Money, Medals and Cricket…

“India won more medals at the London [2012] Games than ever before. A total of six: two silvers, four bronze and no gold. This was a great achievement for all the athletes involved, better than the pre-Games target of five, and evidence India’s sporting record is improving.” (Stancati, 2012).

Hard to believe I know. Furthermore, if you consider India’s population and economic size in context of the medals won, India ranks just about dead last. What gives? [Sorry folks, I thought my last post was the last on the 2012 London Games – but this story was too good to pass up]. I mean really, six medals with a country population of 1,241,491,960? These numbers are telling, insightful and amusing all at once  – to sports fans and not. There are some reasonable answers to this dismal performance [dismal from some viewpoints] that I’ll share in this post.

Why did India do so poorly? Though there are several contributing factors, two are most significant – cricket and money. Cricket is the national sport to India as hockey is to Canada. Kids from all levels within the social economic structure of India’s caste society play – in the streets, at school, after school. A sports reporter Mr, Shekar of India admits it openly “… we are obsessed with, worship and shamelessly pay obeisance to that one sport, cricket.” (Duhme, 2012).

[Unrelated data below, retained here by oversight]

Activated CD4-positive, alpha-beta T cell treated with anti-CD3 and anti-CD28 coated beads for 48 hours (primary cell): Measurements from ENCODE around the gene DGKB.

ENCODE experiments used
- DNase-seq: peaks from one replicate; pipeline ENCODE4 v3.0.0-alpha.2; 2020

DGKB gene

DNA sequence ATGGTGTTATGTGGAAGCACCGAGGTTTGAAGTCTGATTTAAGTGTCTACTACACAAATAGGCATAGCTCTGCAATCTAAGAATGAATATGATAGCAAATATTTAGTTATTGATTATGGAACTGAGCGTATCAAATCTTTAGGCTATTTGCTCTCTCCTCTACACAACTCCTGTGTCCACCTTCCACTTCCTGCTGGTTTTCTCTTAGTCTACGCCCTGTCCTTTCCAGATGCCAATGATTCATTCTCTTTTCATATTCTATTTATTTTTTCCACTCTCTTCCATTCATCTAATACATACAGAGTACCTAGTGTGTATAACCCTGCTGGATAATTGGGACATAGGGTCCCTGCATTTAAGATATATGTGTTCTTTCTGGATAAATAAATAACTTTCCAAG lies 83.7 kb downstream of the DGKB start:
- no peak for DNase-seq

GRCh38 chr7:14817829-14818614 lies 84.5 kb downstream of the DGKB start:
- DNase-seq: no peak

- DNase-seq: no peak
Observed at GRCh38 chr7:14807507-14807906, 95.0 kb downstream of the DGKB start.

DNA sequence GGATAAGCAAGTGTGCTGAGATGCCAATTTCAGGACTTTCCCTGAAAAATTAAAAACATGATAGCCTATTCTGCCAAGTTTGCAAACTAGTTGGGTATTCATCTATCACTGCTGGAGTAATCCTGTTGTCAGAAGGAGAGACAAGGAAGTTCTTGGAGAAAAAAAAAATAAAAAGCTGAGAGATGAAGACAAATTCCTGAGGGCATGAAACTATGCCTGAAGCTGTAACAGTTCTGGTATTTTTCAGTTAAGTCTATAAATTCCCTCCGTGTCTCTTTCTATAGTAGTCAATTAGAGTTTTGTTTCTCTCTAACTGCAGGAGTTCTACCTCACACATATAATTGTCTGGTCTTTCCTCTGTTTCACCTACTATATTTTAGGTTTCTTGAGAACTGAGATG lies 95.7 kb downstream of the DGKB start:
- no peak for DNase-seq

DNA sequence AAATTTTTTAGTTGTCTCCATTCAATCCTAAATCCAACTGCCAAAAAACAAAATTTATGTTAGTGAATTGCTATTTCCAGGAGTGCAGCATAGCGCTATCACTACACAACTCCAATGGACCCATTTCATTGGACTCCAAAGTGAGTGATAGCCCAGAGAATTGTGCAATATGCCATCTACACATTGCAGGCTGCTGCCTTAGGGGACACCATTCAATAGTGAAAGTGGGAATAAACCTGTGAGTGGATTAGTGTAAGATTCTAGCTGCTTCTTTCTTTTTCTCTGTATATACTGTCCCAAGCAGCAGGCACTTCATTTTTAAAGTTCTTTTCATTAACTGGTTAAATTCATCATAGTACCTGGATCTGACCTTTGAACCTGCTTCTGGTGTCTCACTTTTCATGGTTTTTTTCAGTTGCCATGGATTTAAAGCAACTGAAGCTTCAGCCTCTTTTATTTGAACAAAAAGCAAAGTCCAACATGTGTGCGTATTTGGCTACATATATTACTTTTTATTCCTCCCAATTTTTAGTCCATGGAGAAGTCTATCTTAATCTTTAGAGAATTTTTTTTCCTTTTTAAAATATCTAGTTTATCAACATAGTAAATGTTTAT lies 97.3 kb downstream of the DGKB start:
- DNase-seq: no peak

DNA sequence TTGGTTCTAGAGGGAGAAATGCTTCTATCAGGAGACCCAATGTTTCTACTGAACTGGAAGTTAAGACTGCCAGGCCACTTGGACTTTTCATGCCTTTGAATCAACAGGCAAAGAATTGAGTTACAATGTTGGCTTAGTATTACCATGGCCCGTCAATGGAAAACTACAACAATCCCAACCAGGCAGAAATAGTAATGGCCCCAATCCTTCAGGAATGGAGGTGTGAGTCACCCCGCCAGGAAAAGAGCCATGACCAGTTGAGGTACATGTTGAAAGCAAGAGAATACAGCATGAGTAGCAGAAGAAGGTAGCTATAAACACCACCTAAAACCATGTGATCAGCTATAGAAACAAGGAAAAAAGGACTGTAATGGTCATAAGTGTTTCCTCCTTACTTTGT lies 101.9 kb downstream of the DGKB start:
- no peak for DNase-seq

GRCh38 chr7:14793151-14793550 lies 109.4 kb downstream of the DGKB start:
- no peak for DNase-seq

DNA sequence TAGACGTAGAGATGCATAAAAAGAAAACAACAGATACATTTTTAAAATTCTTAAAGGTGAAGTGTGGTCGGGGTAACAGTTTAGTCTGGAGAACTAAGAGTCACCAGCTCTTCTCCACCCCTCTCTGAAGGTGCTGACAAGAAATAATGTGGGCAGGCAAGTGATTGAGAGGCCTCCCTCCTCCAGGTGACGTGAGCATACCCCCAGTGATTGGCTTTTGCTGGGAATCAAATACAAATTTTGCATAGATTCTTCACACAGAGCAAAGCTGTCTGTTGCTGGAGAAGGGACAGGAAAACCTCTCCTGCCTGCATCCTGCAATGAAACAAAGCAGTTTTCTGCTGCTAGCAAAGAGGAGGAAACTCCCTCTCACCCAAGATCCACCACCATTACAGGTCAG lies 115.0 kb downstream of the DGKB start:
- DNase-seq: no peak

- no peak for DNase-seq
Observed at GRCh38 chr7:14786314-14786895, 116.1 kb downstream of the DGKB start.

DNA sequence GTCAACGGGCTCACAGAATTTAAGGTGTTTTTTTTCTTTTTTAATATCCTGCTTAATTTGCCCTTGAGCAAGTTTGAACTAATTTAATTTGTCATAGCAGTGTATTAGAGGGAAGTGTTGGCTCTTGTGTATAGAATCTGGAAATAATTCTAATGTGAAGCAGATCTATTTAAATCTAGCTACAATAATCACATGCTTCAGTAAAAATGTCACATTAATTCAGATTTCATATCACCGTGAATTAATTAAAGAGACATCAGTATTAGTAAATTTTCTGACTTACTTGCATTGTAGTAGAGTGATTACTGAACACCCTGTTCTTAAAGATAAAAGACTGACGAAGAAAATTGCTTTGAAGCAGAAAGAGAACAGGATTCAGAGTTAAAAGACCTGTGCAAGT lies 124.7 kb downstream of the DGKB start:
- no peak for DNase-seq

Fair enough, the kids are busy playing cricket, but what else is missing? Money. There appears to be a direct correlation between the amount of dollars invested by a country in the Olympic Games and its athletes and the numbers of medals won. In other words the medals come with a price. Unbeknownst to many, including myself, most athletes that win medals are paid somewhat handsomely by their respective country (some more than others). The United States’ medal bonuses are $25,000 for gold, $15,000 for silver and $10,000 for bronze (Smith, 2012). In total, because the US did so well, American medalists received a total of $5.1 million collectively. This amount is just the payouts; this does not take into account the training, marketing, Olympic bids for the games, etc.

Dr. Daniels, author another article on this same topic, is not a big fan of sports yet his insights about India’s results offer a perspective worth considering, which is about the value of a country’s sports participation or lack thereof. Here is what he has to say…

It is not that India tried and failed. It did not try, and therein lies its peculiar wisdom and glory. Almost alone of the nations of the world, it more or less ignored the Games. But it is India, whose government does nothing to encourage (or deter) its athletes, that is right, not the rest of the world (Daniels, 2012)

It is quite fascinating the values that are instilled in a nation by the decisions of its government. Here is a perfect example.  The United States values sports tremendously, the US is good at it. They won many medals. So did China, they are also very good at producing medal winners, not as well as the US, though who knows what the next Olympics will bring?